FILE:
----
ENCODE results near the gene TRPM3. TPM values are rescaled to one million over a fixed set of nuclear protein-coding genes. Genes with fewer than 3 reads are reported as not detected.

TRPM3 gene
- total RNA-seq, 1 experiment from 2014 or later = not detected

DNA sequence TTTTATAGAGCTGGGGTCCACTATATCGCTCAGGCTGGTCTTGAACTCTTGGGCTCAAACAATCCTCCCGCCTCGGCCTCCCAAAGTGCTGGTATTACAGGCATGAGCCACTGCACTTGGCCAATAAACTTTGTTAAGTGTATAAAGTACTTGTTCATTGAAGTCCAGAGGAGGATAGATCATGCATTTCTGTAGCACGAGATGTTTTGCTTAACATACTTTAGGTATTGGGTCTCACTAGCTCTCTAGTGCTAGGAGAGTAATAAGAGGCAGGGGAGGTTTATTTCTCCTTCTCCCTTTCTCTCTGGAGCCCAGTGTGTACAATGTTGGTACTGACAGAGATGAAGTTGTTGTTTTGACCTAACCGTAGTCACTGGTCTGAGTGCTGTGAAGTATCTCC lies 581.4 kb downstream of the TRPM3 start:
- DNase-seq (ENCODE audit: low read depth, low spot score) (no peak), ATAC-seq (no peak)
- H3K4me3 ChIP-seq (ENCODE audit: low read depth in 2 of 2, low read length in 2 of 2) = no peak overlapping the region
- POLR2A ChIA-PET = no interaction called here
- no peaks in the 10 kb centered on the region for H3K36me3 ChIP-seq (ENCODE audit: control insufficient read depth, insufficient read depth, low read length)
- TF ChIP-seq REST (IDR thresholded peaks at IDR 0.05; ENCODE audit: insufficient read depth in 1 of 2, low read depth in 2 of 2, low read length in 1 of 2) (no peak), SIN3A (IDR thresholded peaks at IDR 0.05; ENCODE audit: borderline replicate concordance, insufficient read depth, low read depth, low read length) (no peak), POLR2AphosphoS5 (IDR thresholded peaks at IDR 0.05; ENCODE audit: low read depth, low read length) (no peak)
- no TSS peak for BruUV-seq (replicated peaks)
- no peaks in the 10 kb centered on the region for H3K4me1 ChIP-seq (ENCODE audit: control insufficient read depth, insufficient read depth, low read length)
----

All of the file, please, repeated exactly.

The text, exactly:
ENCODE results near the gene TRPM3. TPM values are rescaled to one million over a fixed set of nuclear protein-coding genes. Genes with fewer than 3 reads are reported as not detected.

TRPM3 gene
- total RNA-seq, 1 experiment from 2014 or later = not detected

DNA sequence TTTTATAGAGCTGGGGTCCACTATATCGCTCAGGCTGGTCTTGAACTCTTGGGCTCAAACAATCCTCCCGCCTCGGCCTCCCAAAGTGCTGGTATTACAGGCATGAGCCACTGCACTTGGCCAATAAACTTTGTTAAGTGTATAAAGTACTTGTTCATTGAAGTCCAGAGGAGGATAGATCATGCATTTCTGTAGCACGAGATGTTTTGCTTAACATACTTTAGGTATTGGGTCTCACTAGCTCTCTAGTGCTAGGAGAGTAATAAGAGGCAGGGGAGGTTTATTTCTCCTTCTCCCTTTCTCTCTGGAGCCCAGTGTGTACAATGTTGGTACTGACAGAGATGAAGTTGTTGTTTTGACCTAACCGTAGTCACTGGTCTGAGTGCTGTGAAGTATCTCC lies 581.4 kb downstream of the TRPM3 start:
- DNase-seq (ENCODE audit: low read depth, low spot score) (no peak), ATAC-seq (no peak)
- H3K4me3 ChIP-seq (ENCODE audit: low read depth in 2 of 2, low read length in 2 of 2) = no peak overlapping the region
- POLR2A ChIA-PET = no interaction called here
- no peaks in the 10 kb centered on the region for H3K36me3 ChIP-seq (ENCODE audit: control insufficient read depth, insufficient read depth, low read length)
- TF ChIP-seq REST (IDR thresholded peaks at IDR 0.05; ENCODE audit: insufficient read depth in 1 of 2, low read depth in 2 of 2, low read length in 1 of 2) (no peak), SIN3A (IDR thresholded peaks at IDR 0.05; ENCODE audit: borderline replicate concordance, insufficient read depth, low read depth, low read length) (no peak), POLR2AphosphoS5 (IDR thresholded peaks at IDR 0.05; ENCODE audit: low read depth, low read length) (no peak)
- no TSS peak for BruUV-seq (replicated peaks)
- no peaks in the 10 kb centered on the region for H3K4me1 ChIP-seq (ENCODE audit: control insufficient read depth, insufficient read depth, low read length)